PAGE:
Perhaps the biggest news about Diskeeper 6.0, however, is Smart
Scheduling(tm), an exclusive feature that allows you to go beyond
'fixed schedules' for the network. With Smart Scheduling, DKP 6.0
automatically fine-tunes the frequency of defrag runtimes according
to the amount of fragmentation detected on your drives.
This means that without any further system administrator attention,
Diskeeper 6.0 will arrive at an ideal defragmentation schedule
that always maintains disks in optimum condition. It also saves
resources as a result of defragmenting only when needed.
All of DKP's standard "Set It and Forget It" scheduling features
are included in Diskeeper 6.0 to give you as a system admin the
amount of flexibility and customization you need. Diskeeper 6.0
is also certified for Microsoft Windows 2000. The new V6 is a must-
have for your entire Windows 9x/NT/2000/ME network. Check it out at:
Another One Is Worming Its Way Through Outlook
SANS reported on 10 November 2000 that the Navidad worm is spreading
through in-boxes in Microsoft Outlook and Outlook Express, and arrives
as an attachment to a reply e-mail. If the attachment is opened, an
eye icon appears on the desktop in the system tray. Clicking on the
eye yields a button accompanied by a message in Spanish, which, if
clicked, installs a program that prevents the computer from launching
any executable applications. It's not that high risk at the moment
as Melissa, but that is caused by a bug in the worm that likely will
be fixed by some one so you have to watch out for this one anyway.
Here is an article about it at CNN:
And if you want to make sure it does not come in, use something like Mail Essentials:
Squeeze More Speed Out of Older/slower Servers
You have probably heard that AutoPilot now is available for W2K
as well as for NT. A recent customer made me aware of the fact
that the benchmark is sometimes misleading in the wrong sense of
the word. Read the comment and you will understand. Thanks Brent!
"AutoPilot really helped our older/slower server. Although
not as obvious with our new faster server it does prevent the
CPU intense apps from taking over. The AutoPilot Bench mark
program is misleading because it showed that our new server
was better without". -- Brent Wenzel
So, if you have older servers with a lot of apps running on them,
AutoPilot NT/2000 is definitely a way to prevent an upgrade and
get some more life out of those puppies. 30-day eval at:
"Double-Take for Windows 2000 Is A Fine Piece Of Work"
John Shireley is a manager of Web-hosting solutions, and writes
articles for Network Computing. It's an objective article by a
guy that has no commercial incentive to push it, so I suggest
you read the whole thing if you want to prevent downtime.
His conclusion after testing the new version was: "Double-Take
4.01 for Windows 2000 is a fine piece of work. NSI has taken what
could have been an overly complicated interface and installation,
and packed it into a tidy group of applications".
The article started with: "NSI Software's latest version of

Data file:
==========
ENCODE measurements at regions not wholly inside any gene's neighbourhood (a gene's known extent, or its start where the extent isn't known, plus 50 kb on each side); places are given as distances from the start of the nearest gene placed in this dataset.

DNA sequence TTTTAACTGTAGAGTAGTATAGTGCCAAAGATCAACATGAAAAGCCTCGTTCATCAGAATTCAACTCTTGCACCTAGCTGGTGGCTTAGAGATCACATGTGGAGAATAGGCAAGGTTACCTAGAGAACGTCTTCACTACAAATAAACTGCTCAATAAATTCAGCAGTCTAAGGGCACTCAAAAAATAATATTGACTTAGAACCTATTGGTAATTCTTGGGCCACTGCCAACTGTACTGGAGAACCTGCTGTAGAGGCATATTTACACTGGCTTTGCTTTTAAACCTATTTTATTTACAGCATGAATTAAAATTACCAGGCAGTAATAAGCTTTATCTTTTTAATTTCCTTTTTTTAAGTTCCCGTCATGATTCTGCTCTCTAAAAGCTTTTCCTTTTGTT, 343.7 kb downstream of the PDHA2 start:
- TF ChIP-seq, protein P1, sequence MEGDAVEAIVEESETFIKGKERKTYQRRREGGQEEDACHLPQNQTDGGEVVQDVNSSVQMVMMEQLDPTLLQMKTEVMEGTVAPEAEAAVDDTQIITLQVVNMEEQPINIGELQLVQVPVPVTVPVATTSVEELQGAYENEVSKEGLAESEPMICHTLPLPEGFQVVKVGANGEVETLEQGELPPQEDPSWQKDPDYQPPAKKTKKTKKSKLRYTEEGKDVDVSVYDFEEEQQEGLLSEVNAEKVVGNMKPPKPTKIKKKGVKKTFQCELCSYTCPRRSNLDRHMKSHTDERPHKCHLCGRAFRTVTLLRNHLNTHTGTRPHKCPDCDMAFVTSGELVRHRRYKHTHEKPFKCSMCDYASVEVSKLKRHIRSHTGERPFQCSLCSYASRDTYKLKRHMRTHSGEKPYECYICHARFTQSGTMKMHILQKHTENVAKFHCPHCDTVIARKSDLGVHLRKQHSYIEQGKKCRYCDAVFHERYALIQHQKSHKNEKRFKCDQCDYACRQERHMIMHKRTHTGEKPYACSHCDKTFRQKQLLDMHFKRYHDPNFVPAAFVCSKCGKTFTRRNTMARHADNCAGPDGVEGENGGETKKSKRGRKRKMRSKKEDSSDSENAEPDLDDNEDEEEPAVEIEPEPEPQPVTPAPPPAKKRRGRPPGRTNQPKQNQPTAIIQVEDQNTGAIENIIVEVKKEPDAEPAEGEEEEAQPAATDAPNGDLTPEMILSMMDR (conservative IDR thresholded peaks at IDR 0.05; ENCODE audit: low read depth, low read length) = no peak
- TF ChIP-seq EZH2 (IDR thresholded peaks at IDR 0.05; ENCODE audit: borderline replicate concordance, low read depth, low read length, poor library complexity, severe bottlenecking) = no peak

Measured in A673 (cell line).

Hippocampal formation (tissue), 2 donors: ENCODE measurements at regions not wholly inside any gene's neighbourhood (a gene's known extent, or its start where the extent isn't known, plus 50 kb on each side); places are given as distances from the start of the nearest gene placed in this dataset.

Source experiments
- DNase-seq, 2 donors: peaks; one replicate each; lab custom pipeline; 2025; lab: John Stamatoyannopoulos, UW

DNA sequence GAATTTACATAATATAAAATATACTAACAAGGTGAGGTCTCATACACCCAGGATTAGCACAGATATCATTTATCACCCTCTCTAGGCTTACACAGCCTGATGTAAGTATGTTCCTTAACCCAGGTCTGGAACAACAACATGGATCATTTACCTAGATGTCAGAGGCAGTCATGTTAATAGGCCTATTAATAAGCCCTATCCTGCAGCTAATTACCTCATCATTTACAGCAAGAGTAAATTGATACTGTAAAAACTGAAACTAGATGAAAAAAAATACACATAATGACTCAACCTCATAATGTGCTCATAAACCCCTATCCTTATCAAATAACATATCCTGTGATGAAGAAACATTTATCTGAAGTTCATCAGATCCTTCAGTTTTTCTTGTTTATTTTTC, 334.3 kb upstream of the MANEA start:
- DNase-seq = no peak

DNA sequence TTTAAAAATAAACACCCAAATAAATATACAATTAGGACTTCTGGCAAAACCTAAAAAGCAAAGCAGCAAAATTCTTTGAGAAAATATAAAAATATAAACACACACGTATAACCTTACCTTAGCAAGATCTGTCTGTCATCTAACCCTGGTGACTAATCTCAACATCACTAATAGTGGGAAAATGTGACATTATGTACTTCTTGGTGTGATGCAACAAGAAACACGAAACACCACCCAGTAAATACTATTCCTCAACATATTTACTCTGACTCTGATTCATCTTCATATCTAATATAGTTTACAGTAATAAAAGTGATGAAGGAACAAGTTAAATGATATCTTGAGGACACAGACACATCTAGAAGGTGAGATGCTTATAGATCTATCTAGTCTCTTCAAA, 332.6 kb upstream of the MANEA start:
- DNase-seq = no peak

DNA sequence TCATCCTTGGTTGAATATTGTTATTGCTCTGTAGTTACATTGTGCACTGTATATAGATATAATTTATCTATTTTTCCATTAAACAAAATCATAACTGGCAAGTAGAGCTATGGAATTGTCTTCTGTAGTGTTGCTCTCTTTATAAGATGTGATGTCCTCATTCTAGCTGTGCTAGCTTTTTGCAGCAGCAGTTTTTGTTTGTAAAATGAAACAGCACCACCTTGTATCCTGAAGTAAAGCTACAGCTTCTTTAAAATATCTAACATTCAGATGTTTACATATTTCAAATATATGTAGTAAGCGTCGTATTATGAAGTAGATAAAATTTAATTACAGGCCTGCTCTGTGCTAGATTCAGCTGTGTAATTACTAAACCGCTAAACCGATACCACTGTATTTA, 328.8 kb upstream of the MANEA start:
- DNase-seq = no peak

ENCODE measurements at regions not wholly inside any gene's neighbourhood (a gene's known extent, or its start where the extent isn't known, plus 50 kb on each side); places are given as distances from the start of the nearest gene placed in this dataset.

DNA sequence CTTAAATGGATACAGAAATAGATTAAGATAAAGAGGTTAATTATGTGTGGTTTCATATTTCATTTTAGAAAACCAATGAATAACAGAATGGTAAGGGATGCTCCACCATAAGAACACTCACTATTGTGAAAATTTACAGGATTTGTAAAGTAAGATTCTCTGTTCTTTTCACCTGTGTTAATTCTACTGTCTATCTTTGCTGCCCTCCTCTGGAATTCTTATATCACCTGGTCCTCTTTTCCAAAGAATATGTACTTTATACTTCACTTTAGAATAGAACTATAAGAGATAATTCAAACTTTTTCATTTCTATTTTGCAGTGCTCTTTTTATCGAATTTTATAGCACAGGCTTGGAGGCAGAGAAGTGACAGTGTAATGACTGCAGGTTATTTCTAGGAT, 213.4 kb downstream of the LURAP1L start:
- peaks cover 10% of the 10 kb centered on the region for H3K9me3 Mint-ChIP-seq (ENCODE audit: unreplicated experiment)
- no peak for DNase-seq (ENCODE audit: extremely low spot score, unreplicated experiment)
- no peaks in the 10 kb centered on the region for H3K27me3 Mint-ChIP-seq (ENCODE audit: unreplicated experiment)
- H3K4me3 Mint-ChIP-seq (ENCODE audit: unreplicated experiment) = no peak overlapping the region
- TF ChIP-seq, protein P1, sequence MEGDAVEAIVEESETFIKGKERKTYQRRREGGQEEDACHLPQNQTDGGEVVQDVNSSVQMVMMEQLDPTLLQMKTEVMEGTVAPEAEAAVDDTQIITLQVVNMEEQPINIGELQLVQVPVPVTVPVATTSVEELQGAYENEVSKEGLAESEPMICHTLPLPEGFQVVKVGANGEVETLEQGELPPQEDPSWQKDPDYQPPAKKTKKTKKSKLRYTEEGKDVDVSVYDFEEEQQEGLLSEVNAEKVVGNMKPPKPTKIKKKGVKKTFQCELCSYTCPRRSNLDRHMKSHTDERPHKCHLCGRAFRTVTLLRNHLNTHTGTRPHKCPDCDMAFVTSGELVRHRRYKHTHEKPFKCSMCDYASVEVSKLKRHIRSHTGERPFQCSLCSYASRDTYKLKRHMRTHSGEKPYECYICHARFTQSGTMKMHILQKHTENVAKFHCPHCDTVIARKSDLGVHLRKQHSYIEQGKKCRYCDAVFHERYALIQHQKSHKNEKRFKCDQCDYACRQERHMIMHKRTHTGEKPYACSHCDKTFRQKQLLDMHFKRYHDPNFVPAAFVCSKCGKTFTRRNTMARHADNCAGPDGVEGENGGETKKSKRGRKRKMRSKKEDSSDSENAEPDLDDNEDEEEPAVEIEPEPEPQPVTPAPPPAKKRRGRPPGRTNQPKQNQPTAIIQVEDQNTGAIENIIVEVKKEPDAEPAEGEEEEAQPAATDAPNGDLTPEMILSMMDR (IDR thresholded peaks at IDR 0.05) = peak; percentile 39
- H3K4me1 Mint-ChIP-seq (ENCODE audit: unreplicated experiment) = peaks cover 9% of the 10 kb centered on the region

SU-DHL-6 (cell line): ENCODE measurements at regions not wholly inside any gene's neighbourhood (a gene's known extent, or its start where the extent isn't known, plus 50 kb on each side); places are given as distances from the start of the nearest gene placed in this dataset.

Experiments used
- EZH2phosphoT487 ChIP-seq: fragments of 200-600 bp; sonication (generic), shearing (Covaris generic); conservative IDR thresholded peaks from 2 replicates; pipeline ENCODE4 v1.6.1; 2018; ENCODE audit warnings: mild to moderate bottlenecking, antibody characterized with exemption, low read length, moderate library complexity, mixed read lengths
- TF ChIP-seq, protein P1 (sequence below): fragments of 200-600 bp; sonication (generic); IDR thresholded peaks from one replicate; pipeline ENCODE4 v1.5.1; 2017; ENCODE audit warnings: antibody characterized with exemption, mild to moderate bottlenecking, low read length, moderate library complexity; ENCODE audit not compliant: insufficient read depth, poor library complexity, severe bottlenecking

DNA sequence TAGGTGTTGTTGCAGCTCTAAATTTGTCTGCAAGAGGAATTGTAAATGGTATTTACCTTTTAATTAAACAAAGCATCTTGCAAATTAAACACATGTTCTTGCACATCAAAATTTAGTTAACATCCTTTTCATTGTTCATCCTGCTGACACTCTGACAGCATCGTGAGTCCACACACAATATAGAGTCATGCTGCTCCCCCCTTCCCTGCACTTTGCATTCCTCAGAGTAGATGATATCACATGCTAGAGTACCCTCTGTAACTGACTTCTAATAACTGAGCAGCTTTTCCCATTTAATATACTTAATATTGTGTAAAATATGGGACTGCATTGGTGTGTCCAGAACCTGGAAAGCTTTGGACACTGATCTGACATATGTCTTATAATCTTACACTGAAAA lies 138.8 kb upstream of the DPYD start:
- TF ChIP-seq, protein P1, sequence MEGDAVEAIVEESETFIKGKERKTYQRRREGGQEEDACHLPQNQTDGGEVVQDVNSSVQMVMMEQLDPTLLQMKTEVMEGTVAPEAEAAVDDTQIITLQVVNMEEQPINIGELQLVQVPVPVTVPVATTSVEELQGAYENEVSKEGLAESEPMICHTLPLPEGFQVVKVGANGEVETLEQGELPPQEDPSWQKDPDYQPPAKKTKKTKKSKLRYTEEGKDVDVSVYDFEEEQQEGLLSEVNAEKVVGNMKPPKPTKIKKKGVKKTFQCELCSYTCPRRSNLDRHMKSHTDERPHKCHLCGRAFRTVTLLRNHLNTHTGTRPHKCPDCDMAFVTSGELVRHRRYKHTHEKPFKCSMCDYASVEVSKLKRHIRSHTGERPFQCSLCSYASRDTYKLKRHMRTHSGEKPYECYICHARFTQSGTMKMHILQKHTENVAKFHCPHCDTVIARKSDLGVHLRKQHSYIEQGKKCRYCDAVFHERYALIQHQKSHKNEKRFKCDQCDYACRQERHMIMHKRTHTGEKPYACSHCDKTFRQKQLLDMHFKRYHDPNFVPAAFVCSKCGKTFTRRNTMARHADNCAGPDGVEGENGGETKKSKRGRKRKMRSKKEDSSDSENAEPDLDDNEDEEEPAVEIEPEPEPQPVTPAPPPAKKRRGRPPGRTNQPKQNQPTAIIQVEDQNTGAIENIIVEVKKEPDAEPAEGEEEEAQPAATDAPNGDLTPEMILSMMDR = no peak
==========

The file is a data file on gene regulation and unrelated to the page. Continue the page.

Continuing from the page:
Double-Take exceeds its predecessor as an outstanding failover
solution in a clustered environment where data and applications
are mission-critical. Double-Take 4.01 is intended for customers
with extreme high-availability needs. It's made not only to protect
file and directory access, but for application integrity as well
--even if the hardware or network fails.
"Double-Take does not require a server cluster to function and
works just fine with a source and target machine. As such, it can
be used to complement virtually any clustered environment, including
those from Microsoft and Novell. It's not limited to single-site
clustering either; off-site mirroring can be accomplished easily via
TCP/IP over almost any link type. And Double-Take now supports
Microsoft Windows 2000 in addition to Novell NetWare (4.x and 5.x),
Sun Microsystems Solaris and Microsoft Windows NT."
Here is the link to the full article:
And here is the 30-day eval you can download and test.
This Week's Links We Like. Tips, Hints And Fun Stuff
Check this article about good Security Hygiene at SearchWin2000
Interested in the future of Windows.Net? This is a good read:
Why the NT-CIP may not fly after all? Here's an article about it:
OK, OK, OK, it's not a link but useful anyway. Did you know what this
does? CTRL+SHIFT+ESC. Lot faster than right-clicking the taskbar!
PRODUCT OF THE WEEK
Designing a Windows 2000 Network Infrastructure
Exam 70-221, Designing a Windows 2000 Network Infrastructure tests
the skills required to analyze the business requirements for the
Network Infrastructure and design a network infrastructure that meets
business requirements. Network Infrastructure elements include:
network topology; routing; IP addressing; name resolution such as
WINS and DNS; virtual private networks; remote access; and telephony
Training Guides offers you the perfect self-study tool to prepare you
at your own pace and time. We've included information on the new
testing types and designed the titles to provide the reader with
plenty of practice opportunities to gain the skills required to pass
these exams. With the release of Windows 2000, the entire MCSE exam
structure has changed and the New Riders Training Guides have changed
to address the new needs of the audience. Adaptive testing, emphasis
on hands-on knowledge, and a more skills-focused designed are
addressed in the new Training Guides. SRP: $49.99 But here: $32.50 Buy it online at: